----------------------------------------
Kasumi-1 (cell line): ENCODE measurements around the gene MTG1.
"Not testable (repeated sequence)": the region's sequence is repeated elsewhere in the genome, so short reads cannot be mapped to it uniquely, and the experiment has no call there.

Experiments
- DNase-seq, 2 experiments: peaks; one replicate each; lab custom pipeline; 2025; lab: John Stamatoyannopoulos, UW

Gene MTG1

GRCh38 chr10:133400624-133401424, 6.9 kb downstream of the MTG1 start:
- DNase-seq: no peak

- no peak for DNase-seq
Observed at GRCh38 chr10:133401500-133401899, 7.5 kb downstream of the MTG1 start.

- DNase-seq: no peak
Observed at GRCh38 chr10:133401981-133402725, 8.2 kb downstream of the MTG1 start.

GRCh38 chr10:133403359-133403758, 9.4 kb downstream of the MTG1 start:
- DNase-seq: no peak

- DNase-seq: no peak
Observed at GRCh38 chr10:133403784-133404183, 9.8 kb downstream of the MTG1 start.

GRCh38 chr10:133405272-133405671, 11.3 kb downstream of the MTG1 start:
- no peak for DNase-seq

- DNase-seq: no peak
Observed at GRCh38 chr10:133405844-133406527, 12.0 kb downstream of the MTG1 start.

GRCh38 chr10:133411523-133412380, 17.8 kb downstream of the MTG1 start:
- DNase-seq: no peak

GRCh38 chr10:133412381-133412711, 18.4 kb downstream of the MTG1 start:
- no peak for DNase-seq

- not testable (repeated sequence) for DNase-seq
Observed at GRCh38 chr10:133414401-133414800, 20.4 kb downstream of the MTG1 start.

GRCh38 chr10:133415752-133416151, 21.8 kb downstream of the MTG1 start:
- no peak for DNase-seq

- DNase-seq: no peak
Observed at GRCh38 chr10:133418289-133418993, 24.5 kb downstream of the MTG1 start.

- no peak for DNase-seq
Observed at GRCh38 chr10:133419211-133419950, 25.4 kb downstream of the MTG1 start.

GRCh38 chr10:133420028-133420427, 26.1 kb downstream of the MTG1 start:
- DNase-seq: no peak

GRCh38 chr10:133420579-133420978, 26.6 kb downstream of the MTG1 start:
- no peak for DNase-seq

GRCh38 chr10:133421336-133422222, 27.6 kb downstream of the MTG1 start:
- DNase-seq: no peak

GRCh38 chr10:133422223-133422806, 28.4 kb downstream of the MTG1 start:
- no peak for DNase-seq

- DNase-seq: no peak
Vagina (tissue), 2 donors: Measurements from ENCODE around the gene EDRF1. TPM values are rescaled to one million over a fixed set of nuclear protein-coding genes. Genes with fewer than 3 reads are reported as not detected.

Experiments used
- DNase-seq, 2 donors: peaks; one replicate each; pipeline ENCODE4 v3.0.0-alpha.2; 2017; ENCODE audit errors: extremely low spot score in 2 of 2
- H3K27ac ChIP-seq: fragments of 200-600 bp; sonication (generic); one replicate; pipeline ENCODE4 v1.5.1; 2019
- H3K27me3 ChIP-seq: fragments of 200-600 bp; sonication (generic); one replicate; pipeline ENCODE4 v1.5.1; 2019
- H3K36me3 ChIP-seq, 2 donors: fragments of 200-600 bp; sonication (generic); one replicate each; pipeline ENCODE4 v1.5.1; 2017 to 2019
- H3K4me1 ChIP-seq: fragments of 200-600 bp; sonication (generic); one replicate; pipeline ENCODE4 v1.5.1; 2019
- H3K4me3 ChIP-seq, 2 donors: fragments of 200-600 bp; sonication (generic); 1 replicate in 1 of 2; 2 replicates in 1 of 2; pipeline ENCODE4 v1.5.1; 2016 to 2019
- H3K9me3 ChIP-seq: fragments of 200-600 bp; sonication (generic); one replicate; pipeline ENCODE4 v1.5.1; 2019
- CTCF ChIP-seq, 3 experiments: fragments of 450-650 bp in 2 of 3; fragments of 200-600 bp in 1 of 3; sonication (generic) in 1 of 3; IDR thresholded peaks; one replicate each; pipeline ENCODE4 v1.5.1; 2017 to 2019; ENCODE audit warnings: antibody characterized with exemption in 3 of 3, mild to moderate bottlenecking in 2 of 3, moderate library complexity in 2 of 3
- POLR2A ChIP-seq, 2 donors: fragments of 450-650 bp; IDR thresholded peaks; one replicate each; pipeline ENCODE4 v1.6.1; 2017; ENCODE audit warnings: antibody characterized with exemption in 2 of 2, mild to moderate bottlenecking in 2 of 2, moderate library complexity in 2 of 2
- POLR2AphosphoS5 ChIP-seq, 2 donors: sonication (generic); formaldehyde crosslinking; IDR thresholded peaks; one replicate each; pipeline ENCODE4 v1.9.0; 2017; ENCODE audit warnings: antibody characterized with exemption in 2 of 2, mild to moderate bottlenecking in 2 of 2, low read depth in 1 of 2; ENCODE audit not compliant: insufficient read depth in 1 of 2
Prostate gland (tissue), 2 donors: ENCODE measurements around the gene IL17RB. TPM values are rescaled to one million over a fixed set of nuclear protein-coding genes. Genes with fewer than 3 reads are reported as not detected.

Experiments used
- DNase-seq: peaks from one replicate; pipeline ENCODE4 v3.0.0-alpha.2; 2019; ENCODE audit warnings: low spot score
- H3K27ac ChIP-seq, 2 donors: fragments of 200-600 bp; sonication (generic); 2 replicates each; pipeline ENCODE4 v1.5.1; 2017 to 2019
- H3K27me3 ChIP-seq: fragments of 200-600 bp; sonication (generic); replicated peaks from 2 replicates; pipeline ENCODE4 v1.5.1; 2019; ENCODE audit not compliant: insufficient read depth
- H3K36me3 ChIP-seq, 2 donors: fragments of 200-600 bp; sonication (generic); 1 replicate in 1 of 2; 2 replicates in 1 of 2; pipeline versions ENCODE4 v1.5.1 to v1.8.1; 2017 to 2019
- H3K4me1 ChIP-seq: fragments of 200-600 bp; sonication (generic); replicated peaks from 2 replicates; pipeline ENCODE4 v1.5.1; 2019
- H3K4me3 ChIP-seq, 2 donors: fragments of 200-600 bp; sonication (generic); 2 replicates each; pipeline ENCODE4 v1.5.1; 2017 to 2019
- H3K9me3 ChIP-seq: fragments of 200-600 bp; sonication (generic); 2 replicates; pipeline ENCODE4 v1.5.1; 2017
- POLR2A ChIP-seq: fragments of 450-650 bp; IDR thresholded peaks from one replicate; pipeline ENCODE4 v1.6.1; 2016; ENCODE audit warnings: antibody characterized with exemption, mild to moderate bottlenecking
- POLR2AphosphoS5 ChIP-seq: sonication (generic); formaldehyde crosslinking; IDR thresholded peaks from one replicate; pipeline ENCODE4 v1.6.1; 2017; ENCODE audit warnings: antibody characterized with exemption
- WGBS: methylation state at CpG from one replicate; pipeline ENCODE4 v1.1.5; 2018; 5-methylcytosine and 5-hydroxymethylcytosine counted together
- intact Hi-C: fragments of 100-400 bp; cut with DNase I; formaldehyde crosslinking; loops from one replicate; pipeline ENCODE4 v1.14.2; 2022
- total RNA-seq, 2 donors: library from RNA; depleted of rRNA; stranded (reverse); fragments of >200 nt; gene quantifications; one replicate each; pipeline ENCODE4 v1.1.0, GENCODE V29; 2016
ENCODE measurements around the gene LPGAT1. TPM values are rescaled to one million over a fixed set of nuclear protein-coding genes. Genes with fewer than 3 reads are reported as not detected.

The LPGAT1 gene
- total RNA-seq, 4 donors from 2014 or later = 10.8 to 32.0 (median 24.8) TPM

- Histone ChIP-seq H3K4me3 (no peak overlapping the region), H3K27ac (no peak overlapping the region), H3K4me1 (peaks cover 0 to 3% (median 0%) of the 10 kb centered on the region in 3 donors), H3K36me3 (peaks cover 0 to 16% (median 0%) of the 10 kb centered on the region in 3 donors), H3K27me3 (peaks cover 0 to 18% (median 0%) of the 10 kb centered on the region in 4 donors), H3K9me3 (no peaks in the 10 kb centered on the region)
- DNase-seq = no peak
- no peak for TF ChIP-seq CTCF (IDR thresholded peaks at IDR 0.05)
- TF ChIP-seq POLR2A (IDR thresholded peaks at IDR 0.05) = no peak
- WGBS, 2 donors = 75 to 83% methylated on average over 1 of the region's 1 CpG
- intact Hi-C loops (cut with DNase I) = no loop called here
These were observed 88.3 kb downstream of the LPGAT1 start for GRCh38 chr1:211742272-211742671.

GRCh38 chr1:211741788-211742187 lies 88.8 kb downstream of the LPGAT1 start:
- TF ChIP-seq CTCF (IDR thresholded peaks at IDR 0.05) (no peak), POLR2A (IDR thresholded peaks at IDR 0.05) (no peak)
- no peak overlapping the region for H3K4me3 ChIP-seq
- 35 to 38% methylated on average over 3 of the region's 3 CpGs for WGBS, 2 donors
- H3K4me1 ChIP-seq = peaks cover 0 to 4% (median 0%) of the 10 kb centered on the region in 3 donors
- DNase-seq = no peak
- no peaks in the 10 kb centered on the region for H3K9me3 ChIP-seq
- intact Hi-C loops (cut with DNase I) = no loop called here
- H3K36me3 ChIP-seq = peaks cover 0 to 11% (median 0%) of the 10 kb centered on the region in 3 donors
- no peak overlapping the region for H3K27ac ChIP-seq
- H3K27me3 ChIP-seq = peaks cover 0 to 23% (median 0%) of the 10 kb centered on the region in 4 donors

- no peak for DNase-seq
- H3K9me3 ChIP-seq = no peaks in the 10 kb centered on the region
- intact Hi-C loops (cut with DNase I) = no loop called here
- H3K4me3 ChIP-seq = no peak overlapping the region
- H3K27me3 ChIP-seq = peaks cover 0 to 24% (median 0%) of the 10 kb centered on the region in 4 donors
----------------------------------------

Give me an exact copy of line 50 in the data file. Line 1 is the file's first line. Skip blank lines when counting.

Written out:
- CTCF ChIP-seq, 3 experiments: fragments of 450-650 bp in 2 of 3; fragments of 200-600 bp in 1 of 3; sonication (generic) in 1 of 3; IDR thresholded peaks; one replicate each; pipeline ENCODE4 v1.5.1; 2017 to 2019; ENCODE audit warnings: antibody characterized with exemption in 3 of 3, mild to moderate bottlenecking in 2 of 3, moderate library complexity in 2 of 3